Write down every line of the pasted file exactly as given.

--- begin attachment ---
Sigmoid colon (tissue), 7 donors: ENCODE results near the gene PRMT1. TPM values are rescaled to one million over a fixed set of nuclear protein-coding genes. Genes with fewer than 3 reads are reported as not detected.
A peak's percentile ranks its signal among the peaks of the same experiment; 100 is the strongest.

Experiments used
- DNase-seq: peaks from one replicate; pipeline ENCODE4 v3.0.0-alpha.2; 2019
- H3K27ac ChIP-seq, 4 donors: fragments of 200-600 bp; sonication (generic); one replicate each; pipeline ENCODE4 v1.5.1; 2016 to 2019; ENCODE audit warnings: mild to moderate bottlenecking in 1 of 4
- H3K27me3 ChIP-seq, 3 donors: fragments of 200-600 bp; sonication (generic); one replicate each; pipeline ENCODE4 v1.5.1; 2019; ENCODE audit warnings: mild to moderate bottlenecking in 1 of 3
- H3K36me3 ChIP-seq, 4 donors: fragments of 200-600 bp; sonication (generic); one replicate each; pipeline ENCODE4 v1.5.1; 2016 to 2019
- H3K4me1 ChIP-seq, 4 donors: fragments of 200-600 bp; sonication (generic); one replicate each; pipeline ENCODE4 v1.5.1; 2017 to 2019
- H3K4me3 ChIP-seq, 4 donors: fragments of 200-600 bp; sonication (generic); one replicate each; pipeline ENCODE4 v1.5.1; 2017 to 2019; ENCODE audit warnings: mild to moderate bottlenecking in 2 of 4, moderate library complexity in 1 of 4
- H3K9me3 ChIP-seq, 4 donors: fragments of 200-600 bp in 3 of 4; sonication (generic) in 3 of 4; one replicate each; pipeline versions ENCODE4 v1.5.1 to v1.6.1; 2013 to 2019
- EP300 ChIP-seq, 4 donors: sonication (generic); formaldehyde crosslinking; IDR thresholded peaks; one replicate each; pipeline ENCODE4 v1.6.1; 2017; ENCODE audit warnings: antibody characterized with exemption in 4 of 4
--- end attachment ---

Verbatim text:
Sigmoid colon (tissue), 7 donors: ENCODE results near the gene PRMT1. TPM values are rescaled to one million over a fixed set of nuclear protein-coding genes. Genes with fewer than 3 reads are reported as not detected.
A peak's percentile ranks its signal among the peaks of the same experiment; 100 is the strongest.

Experiments used
- DNase-seq: peaks from one replicate; pipeline ENCODE4 v3.0.0-alpha.2; 2019
- H3K27ac ChIP-seq, 4 donors: fragments of 200-600 bp; sonication (generic); one replicate each; pipeline ENCODE4 v1.5.1; 2016 to 2019; ENCODE audit warnings: mild to moderate bottlenecking in 1 of 4
- H3K27me3 ChIP-seq, 3 donors: fragments of 200-600 bp; sonication (generic); one replicate each; pipeline ENCODE4 v1.5.1; 2019; ENCODE audit warnings: mild to moderate bottlenecking in 1 of 3
- H3K36me3 ChIP-seq, 4 donors: fragments of 200-600 bp; sonication (generic); one replicate each; pipeline ENCODE4 v1.5.1; 2016 to 2019
- H3K4me1 ChIP-seq, 4 donors: fragments of 200-600 bp; sonication (generic); one replicate each; pipeline ENCODE4 v1.5.1; 2017 to 2019
- H3K4me3 ChIP-seq, 4 donors: fragments of 200-600 bp; sonication (generic); one replicate each; pipeline ENCODE4 v1.5.1; 2017 to 2019; ENCODE audit warnings: mild to moderate bottlenecking in 2 of 4, moderate library complexity in 1 of 4
- H3K9me3 ChIP-seq, 4 donors: fragments of 200-600 bp in 3 of 4; sonication (generic) in 3 of 4; one replicate each; pipeline versions ENCODE4 v1.5.1 to v1.6.1; 2013 to 2019
- EP300 ChIP-seq, 4 donors: sonication (generic); formaldehyde crosslinking; IDR thresholded peaks; one replicate each; pipeline ENCODE4 v1.6.1; 2017; ENCODE audit warnings: antibody characterized with exemption in 4 of 4